Canada recognizes an artist’s moral rights over his work, which can include a say in how that work is displayed. And in the US, VARA protects the artist’s “honor and reputation” in the event his work is “distorted.” Whether the context of censorship at the NPG is sufficient to constitute “distortion” is debatable. But that’s what court is for.

    I’d expect that especially when the issue is censorship of a long-invisible/ignored population, a museum professional would not be one arguing for the preemptive silencing of a promi.nent living artist

  3. Dear tda,

    I find your comment extremely cynical. Do you really mean to suggest that an artist’s own wishes don’t matter in the least? Artist’s works are just things that can be used and manipulated according to the wishes of the user? Case closed? End of story?

    I have worked for over 10 years in the curatorial department of a major contemporary art museum, where, I’m proud to say, the artist’s wishes are *always* considered — because it’s the right things to do, even if the museum is not legally obliged. Museums who show contemporary art are *nothing* without the support of artists. It is truly reprehensible to force an artist to show in a situation he finds morally compromising. How ironic is it that the Wojnarowicz gets removed hastily on so-called “moral grounds,” without public dialogue (other than after the fact), but an artist who actually wishes to remove his own work on moral grounds can’t make that happen? So, tda, only the censors get to say what works are removed? Those who created it have no say? Wow. Hope we never work together.

    And your insinuation that the artist is doing this to get attention is does not even merit a response.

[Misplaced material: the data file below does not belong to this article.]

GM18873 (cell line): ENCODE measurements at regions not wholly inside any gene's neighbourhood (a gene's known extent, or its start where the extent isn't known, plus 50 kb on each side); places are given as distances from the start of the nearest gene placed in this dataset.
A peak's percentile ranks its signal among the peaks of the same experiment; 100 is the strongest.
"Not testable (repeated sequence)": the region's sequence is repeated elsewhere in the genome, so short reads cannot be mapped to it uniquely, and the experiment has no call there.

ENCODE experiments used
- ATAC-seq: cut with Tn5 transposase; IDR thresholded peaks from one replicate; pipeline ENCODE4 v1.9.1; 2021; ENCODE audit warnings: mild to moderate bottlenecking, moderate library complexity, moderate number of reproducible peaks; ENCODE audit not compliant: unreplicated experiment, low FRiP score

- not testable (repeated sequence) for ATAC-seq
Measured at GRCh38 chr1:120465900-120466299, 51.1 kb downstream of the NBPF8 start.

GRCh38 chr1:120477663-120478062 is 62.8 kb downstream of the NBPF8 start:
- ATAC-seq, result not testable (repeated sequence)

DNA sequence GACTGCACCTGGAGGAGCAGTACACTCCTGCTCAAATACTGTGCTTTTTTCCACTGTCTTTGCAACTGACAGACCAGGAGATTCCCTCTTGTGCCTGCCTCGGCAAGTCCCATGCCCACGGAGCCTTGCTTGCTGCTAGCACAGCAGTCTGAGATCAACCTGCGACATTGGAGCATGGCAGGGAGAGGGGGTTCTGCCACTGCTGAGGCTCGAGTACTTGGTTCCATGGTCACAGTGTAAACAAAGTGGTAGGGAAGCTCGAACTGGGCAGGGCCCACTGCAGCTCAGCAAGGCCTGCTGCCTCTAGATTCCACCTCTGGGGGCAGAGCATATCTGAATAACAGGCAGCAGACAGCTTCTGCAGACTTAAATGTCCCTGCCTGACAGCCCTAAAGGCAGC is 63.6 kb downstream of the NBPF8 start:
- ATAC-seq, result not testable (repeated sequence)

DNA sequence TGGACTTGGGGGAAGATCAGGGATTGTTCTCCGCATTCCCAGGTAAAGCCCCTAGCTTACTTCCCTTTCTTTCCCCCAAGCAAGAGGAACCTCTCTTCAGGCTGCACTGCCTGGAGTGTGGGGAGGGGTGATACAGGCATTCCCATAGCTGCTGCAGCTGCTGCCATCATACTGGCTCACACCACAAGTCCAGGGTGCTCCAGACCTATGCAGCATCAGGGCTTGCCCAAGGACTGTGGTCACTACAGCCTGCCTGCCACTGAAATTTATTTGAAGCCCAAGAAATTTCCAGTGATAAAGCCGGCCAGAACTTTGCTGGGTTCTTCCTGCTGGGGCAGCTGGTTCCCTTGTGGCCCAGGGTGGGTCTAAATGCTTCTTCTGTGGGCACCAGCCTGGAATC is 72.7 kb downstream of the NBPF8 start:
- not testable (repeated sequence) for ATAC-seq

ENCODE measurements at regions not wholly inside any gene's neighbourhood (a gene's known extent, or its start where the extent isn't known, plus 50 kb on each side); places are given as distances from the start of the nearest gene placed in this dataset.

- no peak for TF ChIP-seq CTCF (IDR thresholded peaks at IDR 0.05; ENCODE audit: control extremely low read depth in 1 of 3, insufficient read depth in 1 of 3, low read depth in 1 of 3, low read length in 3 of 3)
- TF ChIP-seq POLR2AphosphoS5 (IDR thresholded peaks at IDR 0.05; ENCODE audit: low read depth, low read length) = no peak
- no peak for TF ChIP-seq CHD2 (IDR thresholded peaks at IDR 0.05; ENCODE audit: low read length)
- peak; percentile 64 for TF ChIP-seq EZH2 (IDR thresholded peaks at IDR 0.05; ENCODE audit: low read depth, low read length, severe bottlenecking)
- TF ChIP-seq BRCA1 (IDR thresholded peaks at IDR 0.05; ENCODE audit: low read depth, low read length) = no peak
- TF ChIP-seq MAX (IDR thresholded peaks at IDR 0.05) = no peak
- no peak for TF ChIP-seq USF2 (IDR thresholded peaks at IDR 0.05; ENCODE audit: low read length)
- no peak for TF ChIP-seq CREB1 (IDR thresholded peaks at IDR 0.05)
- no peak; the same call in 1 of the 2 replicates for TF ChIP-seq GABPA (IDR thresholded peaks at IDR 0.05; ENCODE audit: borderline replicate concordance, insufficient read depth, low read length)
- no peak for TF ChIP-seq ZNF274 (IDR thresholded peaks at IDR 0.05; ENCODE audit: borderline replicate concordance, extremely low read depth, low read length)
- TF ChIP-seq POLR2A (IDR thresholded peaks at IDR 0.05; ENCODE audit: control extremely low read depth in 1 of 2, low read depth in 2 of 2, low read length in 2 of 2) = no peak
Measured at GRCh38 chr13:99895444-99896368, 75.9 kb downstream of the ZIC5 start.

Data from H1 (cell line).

4. Even if there were a strong legal support and precedent for Bronson’s request there is really no way TPG would take the picture down. Institutions generally don’t let themselves get pushed around by one outraged person, artist or not.

    And Lisa, you’ll notice Bronson responded by sending out a mass email plugging his upcoming show. Don’t be so shocked. Artists who don’t hustle don’t eat.

  5. Thomas skribis: “Institutions generally don’t let themselves get pushed around by one outraged person, artist or not.” Unless of course that person can hide behind some bogus religious organization…

  6. The history of artists attempting to subvert institutions and funders attempting to manipulate institutions is long and ugly.

    A good crash course would be looking at MoMA’s 1968 exhibition titled The Machine, which brought to life the Art Workers Collation.

    Mr. Bronson’s efforts are pretty typical and transparently self-serving. He’s got no legal ground to stand on and his moral outrage is tempered by his obvious desire to prime his market. The attempt to remove his work is silly, it only serves to further water down a show that in all honesty only was marginally changed by the removal of the Wojnarowicz work to begin with, which itself has already been marginalized by being edited. I’m not saying I’m good with the NPG’s removal of the Wojnarowicz work, political manipulation for partisan headlines, but I am saying removing more work from the show is a poor means of retaliation and proves that curating a show can be be manipulated by people with both bad intent and good.

    For a history of funders one only needs to look at the 70s and 80s works of Hans Haacke.